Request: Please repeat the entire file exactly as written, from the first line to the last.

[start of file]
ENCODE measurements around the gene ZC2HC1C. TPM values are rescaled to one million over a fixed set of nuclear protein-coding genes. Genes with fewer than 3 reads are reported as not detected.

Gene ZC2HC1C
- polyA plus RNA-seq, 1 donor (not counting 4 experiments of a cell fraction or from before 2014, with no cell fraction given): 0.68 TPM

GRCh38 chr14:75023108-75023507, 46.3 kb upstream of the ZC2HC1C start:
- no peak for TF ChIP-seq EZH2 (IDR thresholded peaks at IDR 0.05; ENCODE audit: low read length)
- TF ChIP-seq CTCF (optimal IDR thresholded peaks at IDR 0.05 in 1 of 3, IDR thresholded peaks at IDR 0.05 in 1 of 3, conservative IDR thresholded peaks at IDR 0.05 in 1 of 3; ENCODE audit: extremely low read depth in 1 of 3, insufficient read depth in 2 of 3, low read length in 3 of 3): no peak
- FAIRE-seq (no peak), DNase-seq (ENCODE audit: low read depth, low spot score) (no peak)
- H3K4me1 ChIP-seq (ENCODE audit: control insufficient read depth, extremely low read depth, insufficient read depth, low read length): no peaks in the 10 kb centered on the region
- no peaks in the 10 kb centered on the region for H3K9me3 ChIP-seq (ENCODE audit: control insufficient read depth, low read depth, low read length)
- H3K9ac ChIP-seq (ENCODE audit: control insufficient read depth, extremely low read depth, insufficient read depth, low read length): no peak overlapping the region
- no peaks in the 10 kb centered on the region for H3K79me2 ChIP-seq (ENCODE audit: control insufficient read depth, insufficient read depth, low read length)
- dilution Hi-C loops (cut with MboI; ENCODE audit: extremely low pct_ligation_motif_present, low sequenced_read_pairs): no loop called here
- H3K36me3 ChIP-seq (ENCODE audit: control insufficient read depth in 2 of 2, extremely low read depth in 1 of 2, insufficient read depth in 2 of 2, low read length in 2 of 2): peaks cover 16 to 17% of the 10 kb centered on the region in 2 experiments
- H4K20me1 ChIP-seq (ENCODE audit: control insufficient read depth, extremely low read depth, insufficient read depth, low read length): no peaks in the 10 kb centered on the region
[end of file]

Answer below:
ENCODE measurements around the gene ZC2HC1C. TPM values are rescaled to one million over a fixed set of nuclear protein-coding genes. Genes with fewer than 3 reads are reported as not detected.

Gene ZC2HC1C
- polyA plus RNA-seq, 1 donor (not counting 4 experiments of a cell fraction or from before 2014, with no cell fraction given): 0.68 TPM

GRCh38 chr14:75023108-75023507, 46.3 kb upstream of the ZC2HC1C start:
- no peak for TF ChIP-seq EZH2 (IDR thresholded peaks at IDR 0.05; ENCODE audit: low read length)
- TF ChIP-seq CTCF (optimal IDR thresholded peaks at IDR 0.05 in 1 of 3, IDR thresholded peaks at IDR 0.05 in 1 of 3, conservative IDR thresholded peaks at IDR 0.05 in 1 of 3; ENCODE audit: extremely low read depth in 1 of 3, insufficient read depth in 2 of 3, low read length in 3 of 3): no peak
- FAIRE-seq (no peak), DNase-seq (ENCODE audit: low read depth, low spot score) (no peak)
- H3K4me1 ChIP-seq (ENCODE audit: control insufficient read depth, extremely low read depth, insufficient read depth, low read length): no peaks in the 10 kb centered on the region
- no peaks in the 10 kb centered on the region for H3K9me3 ChIP-seq (ENCODE audit: control insufficient read depth, low read depth, low read length)
- H3K9ac ChIP-seq (ENCODE audit: control insufficient read depth, extremely low read depth, insufficient read depth, low read length): no peak overlapping the region
- no peaks in the 10 kb centered on the region for H3K79me2 ChIP-seq (ENCODE audit: control insufficient read depth, insufficient read depth, low read length)
- dilution Hi-C loops (cut with MboI; ENCODE audit: extremely low pct_ligation_motif_present, low sequenced_read_pairs): no loop called here
- H3K36me3 ChIP-seq (ENCODE audit: control insufficient read depth in 2 of 2, extremely low read depth in 1 of 2, insufficient read depth in 2 of 2, low read length in 2 of 2): peaks cover 16 to 17% of the 10 kb centered on the region in 2 experiments
- H4K20me1 ChIP-seq (ENCODE audit: control insufficient read depth, extremely low read depth, insufficient read depth, low read length): no peaks in the 10 kb centered on the region